Online Program

Food Security among Recently Arrived Refugees: Is It Associated with Pre-Resettlement Conditions and Current Social-Support Network

Tuesday, November 3, 2015

Suzanne Doad, BA, Department of Nutrition, The University of North Carolina at Greensboro, Greensboro, NC
Lanae Ball, PhD, Department of Nutrition and Health Care Management, Appalachian State University, Boone, NC
Jigna M. Dharod, PhD, Department of Nutrition, University of North Carolina at Greensboro, Greensboro, NC
The main objective of the study was to examine and compare food security (FS) status as related to pre-resettlement conditions and social support networks between two recently arrived refugee groups i.e., Iraqi & Burmese.  A case-study approach was used to conduct in-depth interviews and collect information on current and past FS status, family characteristics and social support networks of ten (5 Burmese & 5 Iraqi) newly arrived (< 4 months in the U.S.) refugee families.  The study was approved by the UNCG IRB.  Interviews were carried out in participants’ native languages with the help of trained interpreters. Results indicated that even though household income was very low (<$1,000/month), study families noted high levels of FS i.e., consistent access to good quality & quantity of food. In comparison, Burmese refugees reported high levels of FS compared to Iraqi families. In-depth discussions with participants indicated that the pre-resettlement food and living conditions were associated with the current FS status. On average, Iraqi families spent 5 years in pre-resettlement locations, whereas Burmese spent 19 years in refugee camps. The long-term living in camps on food rations could have led to higher FS tolerance among Burmese refugees. Between the two groups, Iraqi families indicated lower social support and limited contacts in the community. Harsher pre-resettlement conditions may lead refugees to perceive hardships related to food as less severe post-resettlement. Results indicate that each refugee group has its own unique needs and pre-resettlement conditions should be considered in designing tailor based programs.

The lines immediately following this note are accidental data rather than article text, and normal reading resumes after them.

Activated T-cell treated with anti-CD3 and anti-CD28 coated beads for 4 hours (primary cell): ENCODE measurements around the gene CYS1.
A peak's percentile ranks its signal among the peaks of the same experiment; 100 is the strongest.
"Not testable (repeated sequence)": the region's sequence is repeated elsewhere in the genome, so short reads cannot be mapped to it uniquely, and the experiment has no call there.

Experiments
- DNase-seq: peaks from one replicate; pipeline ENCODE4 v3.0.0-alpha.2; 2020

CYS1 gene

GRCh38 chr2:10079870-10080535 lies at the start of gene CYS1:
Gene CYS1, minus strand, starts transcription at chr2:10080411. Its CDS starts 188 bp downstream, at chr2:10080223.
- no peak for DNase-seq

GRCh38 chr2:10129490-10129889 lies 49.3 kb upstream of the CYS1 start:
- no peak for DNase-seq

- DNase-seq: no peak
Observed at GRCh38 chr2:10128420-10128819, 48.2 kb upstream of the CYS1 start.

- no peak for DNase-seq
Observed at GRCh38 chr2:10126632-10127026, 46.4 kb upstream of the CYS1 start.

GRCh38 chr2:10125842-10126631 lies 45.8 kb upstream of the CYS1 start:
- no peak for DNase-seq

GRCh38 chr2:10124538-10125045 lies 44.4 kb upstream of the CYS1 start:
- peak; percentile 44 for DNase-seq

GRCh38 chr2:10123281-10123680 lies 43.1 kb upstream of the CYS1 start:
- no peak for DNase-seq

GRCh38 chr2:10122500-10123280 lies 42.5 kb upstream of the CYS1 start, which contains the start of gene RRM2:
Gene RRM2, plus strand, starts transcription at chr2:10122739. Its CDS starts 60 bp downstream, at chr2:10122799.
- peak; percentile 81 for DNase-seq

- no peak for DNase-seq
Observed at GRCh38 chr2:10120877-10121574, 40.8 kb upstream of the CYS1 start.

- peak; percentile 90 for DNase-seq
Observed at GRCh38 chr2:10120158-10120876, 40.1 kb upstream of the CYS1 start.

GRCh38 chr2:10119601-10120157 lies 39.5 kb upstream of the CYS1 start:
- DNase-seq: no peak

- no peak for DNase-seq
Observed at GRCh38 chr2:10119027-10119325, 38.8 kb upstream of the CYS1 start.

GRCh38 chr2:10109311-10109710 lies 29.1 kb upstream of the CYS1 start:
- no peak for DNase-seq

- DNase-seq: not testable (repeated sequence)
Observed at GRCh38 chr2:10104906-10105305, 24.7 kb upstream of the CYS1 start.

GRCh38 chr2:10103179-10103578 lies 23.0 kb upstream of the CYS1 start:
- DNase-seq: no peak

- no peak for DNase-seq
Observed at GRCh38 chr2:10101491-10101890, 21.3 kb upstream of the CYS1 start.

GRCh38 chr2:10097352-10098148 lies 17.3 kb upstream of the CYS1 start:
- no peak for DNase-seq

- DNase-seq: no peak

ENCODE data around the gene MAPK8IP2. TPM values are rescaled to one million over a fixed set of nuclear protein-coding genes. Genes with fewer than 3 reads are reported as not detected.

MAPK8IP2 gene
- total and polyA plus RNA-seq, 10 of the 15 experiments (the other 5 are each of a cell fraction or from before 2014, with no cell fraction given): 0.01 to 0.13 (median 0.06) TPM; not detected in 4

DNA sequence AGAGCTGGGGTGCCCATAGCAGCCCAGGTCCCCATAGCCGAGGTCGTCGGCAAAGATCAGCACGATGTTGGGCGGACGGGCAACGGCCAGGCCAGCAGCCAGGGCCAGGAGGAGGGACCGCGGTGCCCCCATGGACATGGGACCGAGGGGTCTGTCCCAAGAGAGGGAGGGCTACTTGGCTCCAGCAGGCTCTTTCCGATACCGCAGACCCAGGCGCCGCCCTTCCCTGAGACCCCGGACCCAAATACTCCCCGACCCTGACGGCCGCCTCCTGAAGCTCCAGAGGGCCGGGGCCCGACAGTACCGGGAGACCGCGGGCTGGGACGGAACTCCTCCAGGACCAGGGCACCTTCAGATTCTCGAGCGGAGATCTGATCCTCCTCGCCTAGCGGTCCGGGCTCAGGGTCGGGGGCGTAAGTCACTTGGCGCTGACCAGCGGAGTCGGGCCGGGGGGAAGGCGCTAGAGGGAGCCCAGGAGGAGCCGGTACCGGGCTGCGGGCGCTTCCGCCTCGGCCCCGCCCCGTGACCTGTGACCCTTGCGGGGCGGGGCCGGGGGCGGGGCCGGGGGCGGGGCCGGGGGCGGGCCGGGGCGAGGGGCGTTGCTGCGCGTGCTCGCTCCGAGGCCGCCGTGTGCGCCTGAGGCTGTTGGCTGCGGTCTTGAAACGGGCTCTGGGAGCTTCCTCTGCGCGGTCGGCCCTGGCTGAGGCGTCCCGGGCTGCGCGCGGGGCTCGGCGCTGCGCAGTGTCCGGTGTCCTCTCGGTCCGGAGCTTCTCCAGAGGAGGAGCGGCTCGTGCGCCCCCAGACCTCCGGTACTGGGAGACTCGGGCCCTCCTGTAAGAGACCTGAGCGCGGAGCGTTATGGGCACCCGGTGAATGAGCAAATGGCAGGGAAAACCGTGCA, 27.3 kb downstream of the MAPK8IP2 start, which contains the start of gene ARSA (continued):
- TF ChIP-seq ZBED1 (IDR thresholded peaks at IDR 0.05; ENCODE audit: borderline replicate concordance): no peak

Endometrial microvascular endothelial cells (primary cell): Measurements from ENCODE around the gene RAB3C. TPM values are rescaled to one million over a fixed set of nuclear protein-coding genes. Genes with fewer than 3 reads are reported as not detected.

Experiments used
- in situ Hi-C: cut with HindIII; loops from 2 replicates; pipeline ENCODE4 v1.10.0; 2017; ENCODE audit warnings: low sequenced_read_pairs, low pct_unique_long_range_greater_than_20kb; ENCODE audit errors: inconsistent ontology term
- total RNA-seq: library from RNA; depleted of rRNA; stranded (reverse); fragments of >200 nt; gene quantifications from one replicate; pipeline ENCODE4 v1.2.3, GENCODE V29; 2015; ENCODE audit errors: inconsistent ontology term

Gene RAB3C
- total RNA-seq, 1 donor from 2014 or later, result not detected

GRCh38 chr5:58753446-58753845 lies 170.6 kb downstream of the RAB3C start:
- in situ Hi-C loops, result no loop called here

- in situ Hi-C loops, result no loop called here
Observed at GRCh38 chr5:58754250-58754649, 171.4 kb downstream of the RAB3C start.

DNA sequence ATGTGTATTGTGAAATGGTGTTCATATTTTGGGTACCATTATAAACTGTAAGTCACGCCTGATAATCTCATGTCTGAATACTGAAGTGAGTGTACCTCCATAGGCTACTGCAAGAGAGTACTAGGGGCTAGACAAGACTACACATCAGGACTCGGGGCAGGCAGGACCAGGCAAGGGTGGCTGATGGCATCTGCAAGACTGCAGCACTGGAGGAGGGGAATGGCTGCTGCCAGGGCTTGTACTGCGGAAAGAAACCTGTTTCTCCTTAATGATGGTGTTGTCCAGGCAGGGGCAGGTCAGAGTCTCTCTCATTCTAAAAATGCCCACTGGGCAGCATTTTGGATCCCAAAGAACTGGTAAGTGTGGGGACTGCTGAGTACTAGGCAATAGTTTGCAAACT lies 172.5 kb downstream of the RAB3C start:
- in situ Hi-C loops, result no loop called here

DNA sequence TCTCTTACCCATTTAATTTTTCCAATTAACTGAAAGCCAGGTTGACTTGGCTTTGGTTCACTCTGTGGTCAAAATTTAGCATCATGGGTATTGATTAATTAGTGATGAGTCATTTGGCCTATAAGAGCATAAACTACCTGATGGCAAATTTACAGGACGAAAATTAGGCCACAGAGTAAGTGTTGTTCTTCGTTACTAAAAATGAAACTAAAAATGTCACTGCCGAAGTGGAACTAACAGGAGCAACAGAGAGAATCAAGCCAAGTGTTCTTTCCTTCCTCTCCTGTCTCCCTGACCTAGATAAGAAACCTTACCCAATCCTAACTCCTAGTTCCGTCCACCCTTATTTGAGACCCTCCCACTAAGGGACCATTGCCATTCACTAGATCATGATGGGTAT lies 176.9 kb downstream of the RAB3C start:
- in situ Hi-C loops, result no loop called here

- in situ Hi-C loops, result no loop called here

Learning Areas:

Assessment of individual and community needs for health education
Diversity and culture

Learning Objectives:
List factors affecting food security among refugee populations. Describe how the pre-resettlement period affects food security perceptions among refugees.

Keyword(s): Food Security, Refugees

Presenting author's disclosure statement:

Qualified on the content I am responsible for because: I am a professor specializing in community nutrition and have served as the principle investigator on multiple community-based studies. I have research experience exploring issues related to food insecurity and dietary acculturation with various refugee groups. For this particular study, I was the PI and carried out the full data collection. My other research interests include farmers’ markets and community gardens as health promotion tools targeting low-income populations and CBPR methodology.
Any relevant financial relationships? No

I agree to comply with the American Public Health Association Conflict of Interest and Commercial Support Guidelines, and to disclose to the participants any off-label or experimental uses of a commercial product or service discussed in my presentation.